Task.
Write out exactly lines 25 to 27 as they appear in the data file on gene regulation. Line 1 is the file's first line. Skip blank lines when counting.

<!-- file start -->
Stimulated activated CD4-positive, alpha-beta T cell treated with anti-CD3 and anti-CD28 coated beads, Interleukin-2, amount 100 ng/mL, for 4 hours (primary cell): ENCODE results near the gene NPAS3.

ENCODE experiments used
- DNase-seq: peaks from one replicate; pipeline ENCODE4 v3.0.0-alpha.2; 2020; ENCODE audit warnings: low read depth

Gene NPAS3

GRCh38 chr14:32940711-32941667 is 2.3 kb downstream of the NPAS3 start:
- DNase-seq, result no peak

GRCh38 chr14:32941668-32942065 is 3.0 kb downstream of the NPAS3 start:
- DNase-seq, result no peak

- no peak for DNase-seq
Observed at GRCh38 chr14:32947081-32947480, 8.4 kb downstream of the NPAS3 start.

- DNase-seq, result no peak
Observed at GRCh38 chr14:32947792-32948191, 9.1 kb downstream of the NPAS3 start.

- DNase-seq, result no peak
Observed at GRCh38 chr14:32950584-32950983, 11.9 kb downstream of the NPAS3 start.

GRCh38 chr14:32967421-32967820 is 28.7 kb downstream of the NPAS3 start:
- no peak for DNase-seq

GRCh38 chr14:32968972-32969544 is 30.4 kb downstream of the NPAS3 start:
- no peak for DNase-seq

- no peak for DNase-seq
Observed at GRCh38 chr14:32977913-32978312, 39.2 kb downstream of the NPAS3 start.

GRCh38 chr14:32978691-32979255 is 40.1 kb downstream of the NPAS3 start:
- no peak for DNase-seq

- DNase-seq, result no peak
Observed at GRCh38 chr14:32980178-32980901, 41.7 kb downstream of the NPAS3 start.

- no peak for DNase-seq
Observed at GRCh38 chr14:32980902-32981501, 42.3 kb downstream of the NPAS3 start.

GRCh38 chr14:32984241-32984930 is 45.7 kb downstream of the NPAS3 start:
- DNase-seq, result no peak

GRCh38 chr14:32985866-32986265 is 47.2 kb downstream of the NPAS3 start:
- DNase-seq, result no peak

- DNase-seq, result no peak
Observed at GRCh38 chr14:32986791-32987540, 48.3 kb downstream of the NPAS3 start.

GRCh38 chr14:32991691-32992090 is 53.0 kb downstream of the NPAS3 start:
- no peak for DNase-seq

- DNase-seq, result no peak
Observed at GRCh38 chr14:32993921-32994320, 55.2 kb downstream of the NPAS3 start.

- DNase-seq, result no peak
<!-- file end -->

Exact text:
- no peak for DNase-seq
Observed at GRCh38 chr14:32980902-32981501, 42.3 kb downstream of the NPAS3 start.

GRCh38 chr14:32984241-32984930 is 45.7 kb downstream of the NPAS3 start: